Author: wordprof

‘Today I Consider Myself the Luckiest Man
on the Face of the Earth’

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Major League Baseball (MLB) today honors famed Yankee Great Lou Gehrig, who died on this day in 1941 of ALS, now known as Lou Gehrig’s Disease and still completely uncurable.

The Iron Horse, as he is known for his consecutive game streak, played 17 years for the Yankees and is widely considered one of the greatest players to ever have taken the field. He had to retire at age 36 due to his diease, and in the year immediately preceding his retirement, hit .295 with 29 home runs while barely able to walk.

In our modern media-obsessed era, unless someone slam dunks a basketball to win a game or scores a last-second touchdown to seal a victory, he is not celebrated nor his name even mentioned on the evening sportscast. Consider that compared to Lou Gehrig, who, only scarce months from his demise due to one of the most debilitating diseases humankind confronts, was able to pronounce himself before a stadium crowd as “the luckest man on the face of the earth” to have been able to earn a nice living playing a boy’s sport in the middle of the Great Depression.

Lou Gehrig, the self-proclaimed luckiest man alive, was taken from his blessed life at age 37. You can call his attitude a slam dunk for its humility and appreciation for a life well lived.

Categories: News

Story Behind ‘The Real McCoy’:
Was It Whiskey or Ingenuity?

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Dr. Ben Carson on a TV show brought up the name and memory of inventor Elijah McCoy as the derivation for the phrase “The Real McCoy,” which is used to signify that something is genuine, the real deal (another phrase worth investigating), and generally a word construction signifiying authenticity.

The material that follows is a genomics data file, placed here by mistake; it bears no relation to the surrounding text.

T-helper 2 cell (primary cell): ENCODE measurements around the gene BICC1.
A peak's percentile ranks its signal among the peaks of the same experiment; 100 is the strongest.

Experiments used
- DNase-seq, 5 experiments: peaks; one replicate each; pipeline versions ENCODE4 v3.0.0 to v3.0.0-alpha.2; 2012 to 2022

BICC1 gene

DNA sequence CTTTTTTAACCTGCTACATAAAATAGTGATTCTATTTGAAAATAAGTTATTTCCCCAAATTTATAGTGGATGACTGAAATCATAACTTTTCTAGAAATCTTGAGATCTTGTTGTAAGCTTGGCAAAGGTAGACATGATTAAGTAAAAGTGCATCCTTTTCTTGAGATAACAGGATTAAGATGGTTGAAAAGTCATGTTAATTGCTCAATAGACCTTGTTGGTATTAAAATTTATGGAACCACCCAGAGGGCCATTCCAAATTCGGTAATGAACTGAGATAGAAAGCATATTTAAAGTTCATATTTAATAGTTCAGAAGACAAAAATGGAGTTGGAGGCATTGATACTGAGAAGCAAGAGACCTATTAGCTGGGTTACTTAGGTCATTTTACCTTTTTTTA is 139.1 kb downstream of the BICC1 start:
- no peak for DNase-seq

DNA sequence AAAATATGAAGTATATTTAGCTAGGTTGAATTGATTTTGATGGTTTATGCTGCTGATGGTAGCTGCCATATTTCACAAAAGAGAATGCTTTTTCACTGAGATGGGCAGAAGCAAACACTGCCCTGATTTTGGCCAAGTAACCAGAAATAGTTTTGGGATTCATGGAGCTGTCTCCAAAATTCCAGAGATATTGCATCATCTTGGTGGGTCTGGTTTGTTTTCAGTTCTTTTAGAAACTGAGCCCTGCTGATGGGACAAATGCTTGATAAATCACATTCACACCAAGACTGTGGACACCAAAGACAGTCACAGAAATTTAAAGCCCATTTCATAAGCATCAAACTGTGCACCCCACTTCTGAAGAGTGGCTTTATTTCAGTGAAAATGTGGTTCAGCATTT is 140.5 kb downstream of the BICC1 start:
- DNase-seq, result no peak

Elijah McCoy

Eljiah McCoy was an engineer of African-American descent who invented, among other things, a lubrication method that facilitated train travel. He also developed designs for an ironing board, a lawn sprinkler, and other devices. His oil-drip cup, the device that facilitated lubrication on trains, was quickly ripped off and employed by competitors using their own variations. His original design, according to legend, however, remained “The Real McCoy.”

That is just one explanation for how the phrase “The Real McCoy” came into existence. Another namesake for the phrase — which I find interesting as a one-time bon vivant of alcoholic beverages (I am Irish, after all) — is a smuggler named Willy McCoy, who brought Irish Whiskey into the U.S. during prohibition. His whiskey reportedly became famous as “The Real McCoy.”

I’ll drink to that, but iced tea only in my teatotaler days.

Categories: Grammar Notes

Ronald Reagan’s ‘Nine Scariest Words’
Have Been One-Upped

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President Roanld Reagan was famous for his observation of the “nine scariest words in the English language,” which he said were: “I’m from the government, and I’m here to help.”

Henry David Thoreau

True as his observation was — and remains so to this day — he was actually outdone and preceded by Henry David Thoreau (1817-1862): “If you see a man approaching you with the obvious intent of doing you good, run for your life.”